During all this time Mollie was a devoted wife and mother. She was also a great neighbour and a committed worker in the community. She was a member of the Legion of Mary, the ICA, the Confraternity, and the Altar Society for St. Patrick’s in Corracrin. When a social function or Guest Tea was being organised in the local Parochial Hall she was one of the group of Ladies who provided the tea and refreshments for those present. She was also active on Sports Days, assisting there and helping to raise funds for the parish. In her spare time she loved her garden and spent many hours each week tending to her vegetable garden at the back of the house and the flower garden at the front. She cultivated every inch of the back garden and annually she had a wonderful crop of vegetables and a bountiful supply of fruit. The flower garden was admired by many and she was very often able to supply her own flowers for her work with the Altar Society.


During the winter months when she was unable to work outside she had plenty of other interests to occupy her time indoors. She was adept at sewing and could expertly make and mend clothes. Knitting was also one of her favourite pastimes and she produced many beautiful and unique items of clothing with her needles and wool. She then purchased a Knitting Machine, when they came on the market, and continued to create fashionable outfits. She herself was always fashion conscious and presented herself in graceful attire and flawless appearance. She always looked well and bore her beauty in an elegant and relaxed manner. She enjoyed the simple things in life and never chased after extravagance or lavishness. She liked to go to Bingo and though she might ‘give-out’ that she never won she attended for the social aspect of the event more than the hope of winning.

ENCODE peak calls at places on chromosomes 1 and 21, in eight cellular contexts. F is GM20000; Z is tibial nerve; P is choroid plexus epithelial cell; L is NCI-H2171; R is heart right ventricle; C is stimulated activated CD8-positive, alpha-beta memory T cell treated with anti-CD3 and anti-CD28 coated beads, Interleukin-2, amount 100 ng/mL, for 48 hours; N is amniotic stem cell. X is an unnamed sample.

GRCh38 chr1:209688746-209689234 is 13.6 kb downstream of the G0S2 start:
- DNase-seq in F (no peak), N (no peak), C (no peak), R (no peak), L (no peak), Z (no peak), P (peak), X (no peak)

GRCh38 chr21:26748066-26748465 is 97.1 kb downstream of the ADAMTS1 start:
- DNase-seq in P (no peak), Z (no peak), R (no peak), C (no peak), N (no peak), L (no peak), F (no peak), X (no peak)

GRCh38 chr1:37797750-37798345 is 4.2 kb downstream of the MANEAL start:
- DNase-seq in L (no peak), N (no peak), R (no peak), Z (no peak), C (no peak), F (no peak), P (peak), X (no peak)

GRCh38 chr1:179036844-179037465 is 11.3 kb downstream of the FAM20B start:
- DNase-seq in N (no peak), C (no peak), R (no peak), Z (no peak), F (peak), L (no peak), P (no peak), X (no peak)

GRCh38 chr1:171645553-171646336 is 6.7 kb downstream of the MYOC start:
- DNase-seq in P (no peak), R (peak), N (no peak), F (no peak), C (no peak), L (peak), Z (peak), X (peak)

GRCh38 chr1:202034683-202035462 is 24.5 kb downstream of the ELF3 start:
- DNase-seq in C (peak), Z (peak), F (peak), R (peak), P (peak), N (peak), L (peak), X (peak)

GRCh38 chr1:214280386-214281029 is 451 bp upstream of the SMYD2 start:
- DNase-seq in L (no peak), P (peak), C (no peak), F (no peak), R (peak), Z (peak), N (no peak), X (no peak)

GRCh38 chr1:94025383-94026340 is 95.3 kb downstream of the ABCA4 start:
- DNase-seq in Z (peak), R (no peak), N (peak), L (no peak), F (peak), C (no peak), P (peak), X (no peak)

Mollie’s life was all about others. She admired and was extremely and rightly proud of her sons and then their spouses and her grandchildren and her 19 great-grandchildren. Their interests and welfare came first in her considerations and she was always concerned for their well-being and happiness. But her concern also extended to the wider family circle and neighbours. She was a constant visitor to St. Mary’s in Castleblayney to drop in on some person from the locality who was a patient there. She visited friends and neighbours in their homes and always brought a ‘breadth of fresh air’ with her wherever she went and her broad smile was welcome everywhere. She loved conversation and the exchange of news and views. She had a hearty laugh and a quick wit to help others to laugh. She had time for everyone and never seemed pressed for time. She was independent person in that she was able to drive and continued to do so and remained very active until after her ninetieth birthday when her health began to cause her some problems. Indeed it was only in the final three months of her life that she was unable to maintain her daily schedule due to deterioration in her physical condition.